The 9/11 memorial was on my “To Do” list today. I went there once before, though I’m not sure exactly what year it was. At the time, it was just one huge pit in the ground. It had been cleared of debris, but nothing had been built on the site yet.
I’m not sure why I decided I had to go there again. Something seemed to draw me there, and, judging by the crowds joining me in line, other people felt the same compulsion. I know I was curious as to what progress had been made on rebuilding the site. I had heard vaguely that a memorial had been built there, but the buildings were what drew my interest.
Yesterday, when we arrived at the airport, the driver of our shuttle pointed out the tallest, shiniest building and told us it was the World Trade Center, and told us that it was 1776 feet tall, which led to a quick quiz from me about what that number meant. These students traveling with me have all taken my American Studies lessons, but only one had the right answer: “When the Declaration of the Independence was written.”
Why do we go there? Why has this become an obligatory stop in the tourist itinerary? Why did I go there and look at that big hole in the ground years ago, and why did I go look at what’s replaced it?
Interestingly, the new memorial is also a hole in the ground, or rather two. They are the size of the original footprints of the two towers that collapsed, and are remarkably effective memorials. The square holes are surrounded by a bronze frame (called parapets in the tourist brochure), engraved with the names of those who died in the towers, on the flights and on the ground. From ground level on all four sides, waterfalls flow in smooth sheets into the hole, 30 feet below. Then the water drains down a smaller square hole in the middle, so situated and so deep that from standing at the frame, even if you lean forward as far as possible, you can’t see the bottom of the hole. A figurative abyss.
Some people walked along the bronze frame, reading the names, noticing how the names of family members were placed next to each other. Others were taking pictures of the “survivor tree,” the only tree that survives from the original park on the World Trade Center site. Some were sitting on benches scattered around the site, and some were clearly fighting tears. So was I.
I don’t know anyone who died that day. I doubt any of the people at the memorial this morning knew anyone who died that day. Yet we all grieve. I spent the rest of the day today pondering why. We may grieve when there are other tragedies: the Oklahoma City bombing in 1995, for example, or the recent massacre at Sandy Hook Elementary School. Yet we don’t make pilgrimages to where those tragedies happen. Many people, I expect, don’t even remember the Oklahoma City bombing anymore.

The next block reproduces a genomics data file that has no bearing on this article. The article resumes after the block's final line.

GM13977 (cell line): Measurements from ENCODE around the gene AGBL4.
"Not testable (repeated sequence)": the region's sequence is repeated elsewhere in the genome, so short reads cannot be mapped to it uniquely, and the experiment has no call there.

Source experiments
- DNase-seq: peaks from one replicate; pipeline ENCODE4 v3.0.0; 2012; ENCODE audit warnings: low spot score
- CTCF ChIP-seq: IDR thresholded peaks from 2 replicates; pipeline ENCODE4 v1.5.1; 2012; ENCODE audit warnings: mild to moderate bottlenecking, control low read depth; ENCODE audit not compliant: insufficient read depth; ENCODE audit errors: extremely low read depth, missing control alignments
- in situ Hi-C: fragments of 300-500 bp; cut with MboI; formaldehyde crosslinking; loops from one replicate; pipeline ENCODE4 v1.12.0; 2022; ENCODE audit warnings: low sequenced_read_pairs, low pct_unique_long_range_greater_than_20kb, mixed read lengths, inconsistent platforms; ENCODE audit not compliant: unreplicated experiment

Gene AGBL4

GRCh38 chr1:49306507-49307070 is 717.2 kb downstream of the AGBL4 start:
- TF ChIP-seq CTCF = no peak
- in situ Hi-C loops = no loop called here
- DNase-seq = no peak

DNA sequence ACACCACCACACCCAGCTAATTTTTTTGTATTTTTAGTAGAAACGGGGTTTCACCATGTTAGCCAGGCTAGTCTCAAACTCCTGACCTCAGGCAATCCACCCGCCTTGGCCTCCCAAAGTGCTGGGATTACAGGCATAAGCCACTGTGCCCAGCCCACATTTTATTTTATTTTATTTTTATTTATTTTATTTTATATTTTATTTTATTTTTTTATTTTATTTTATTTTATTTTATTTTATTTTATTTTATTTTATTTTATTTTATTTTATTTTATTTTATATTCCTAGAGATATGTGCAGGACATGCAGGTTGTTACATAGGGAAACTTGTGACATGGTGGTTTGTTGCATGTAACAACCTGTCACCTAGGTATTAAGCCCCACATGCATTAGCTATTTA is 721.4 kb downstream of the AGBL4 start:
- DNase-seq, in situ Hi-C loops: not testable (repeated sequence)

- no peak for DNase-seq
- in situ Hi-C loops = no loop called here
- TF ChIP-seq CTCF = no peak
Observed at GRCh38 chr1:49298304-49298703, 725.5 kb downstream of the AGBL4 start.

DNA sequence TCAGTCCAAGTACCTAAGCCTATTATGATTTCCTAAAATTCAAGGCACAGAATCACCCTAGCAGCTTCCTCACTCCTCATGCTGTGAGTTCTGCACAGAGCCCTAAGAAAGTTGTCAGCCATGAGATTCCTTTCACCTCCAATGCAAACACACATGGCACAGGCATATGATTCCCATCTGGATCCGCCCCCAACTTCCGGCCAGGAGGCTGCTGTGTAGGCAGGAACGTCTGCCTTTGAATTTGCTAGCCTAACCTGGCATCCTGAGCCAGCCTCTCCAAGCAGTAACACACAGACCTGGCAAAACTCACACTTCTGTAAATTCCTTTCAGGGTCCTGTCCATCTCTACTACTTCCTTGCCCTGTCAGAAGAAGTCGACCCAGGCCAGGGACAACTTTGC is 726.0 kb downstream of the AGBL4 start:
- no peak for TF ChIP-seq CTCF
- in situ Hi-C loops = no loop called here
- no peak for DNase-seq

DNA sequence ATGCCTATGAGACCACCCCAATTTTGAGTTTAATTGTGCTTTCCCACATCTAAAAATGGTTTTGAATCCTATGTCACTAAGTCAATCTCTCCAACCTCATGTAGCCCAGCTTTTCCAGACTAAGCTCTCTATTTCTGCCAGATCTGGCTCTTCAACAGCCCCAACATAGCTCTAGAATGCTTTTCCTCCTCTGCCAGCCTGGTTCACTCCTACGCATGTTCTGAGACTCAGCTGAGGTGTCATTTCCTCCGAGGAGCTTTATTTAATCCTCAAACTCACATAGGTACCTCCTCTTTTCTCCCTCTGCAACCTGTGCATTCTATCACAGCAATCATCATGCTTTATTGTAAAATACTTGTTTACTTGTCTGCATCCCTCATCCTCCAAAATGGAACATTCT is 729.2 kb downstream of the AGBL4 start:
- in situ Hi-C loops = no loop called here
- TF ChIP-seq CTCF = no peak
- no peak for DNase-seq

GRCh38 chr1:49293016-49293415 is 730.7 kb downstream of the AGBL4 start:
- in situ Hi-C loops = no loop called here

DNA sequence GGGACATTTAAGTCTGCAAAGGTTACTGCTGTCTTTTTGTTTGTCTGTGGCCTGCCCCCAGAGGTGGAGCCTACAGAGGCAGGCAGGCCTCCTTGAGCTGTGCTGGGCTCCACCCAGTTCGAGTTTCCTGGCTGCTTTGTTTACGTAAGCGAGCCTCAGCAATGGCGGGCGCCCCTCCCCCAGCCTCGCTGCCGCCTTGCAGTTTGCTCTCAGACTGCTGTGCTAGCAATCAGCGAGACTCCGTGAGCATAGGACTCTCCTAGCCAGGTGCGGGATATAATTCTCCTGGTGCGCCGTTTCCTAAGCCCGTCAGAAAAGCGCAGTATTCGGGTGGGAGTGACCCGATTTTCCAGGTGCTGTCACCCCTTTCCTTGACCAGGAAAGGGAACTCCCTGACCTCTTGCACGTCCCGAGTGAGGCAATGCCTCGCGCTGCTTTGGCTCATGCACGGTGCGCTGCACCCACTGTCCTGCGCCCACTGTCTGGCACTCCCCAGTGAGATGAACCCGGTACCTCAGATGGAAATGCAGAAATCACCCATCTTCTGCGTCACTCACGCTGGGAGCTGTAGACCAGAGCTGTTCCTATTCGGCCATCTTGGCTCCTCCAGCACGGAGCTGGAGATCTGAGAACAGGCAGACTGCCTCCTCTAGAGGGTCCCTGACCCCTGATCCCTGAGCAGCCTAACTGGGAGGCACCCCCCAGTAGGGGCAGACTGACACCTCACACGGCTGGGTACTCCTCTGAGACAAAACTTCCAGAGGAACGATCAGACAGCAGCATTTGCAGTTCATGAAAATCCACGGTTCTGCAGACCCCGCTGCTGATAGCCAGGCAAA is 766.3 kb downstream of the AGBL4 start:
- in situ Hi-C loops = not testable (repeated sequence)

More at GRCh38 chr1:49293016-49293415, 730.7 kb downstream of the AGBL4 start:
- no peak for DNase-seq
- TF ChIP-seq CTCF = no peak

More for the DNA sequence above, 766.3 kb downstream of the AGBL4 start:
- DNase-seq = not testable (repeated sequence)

If we compare 9/11 to Sandy Hook or Oklahoma City, they all made us feel horrified and helpless and terribly, deeply sad. All of them were attacks on the innocent, and that touches us because we identify with the innocent.
The difference, it seems to me, is the nature of the attack. While we mourn any such large-scale attack on the innocent, 9/11 was bigger, not just because more people died. Oklahoma City and Sandy Hook were both carried out by home-grown terrorists: Americans. 9/11, on the other hand, was an attack from outside.
America has been tremendously fortunate that, mostly just because of geography, it hasn’t been attacked by other hostile countries, or at least not since Pearl Harbor. Before 9/11, America was supremely confident of its own strength and safety: its invulnerability. 9/11 destroyed that. Suddenly, every American felt vulnerable. While Americans identified with the victims in Oklahoma City and Sandy Hook as well, in this case they felt personally attacked. The 9/11 terrorists were aiming at every single American, and their way of life. That typical American confidence is exactly what they were attacking, and they succeeded.
So my view is that they’re not so much grieving the individual victims; they’re grieving for how they’ve lost their innocence. They’re grieving for themselves and the way America was.
Anyone who mourns a loved one they’ve lost will understand that grieving is a long process. And part of that process involves marking the loss in some way. When we’re talking about an individual person, that will usually involve visiting the cemetery where the person is buried, or some other location that was important in the person’s life.
This location in New York has become our gravestone: the marker for the way of life we are mourning. And more people visit it than will ever visit other tragedy sites because more people feel a personal, individual sense of loss for what has died.
And no matter how often the politicians insist that terrorism will not change the American way of life, they’re wrong. Something here has changed, and coming to terms with our loss will take a very long time.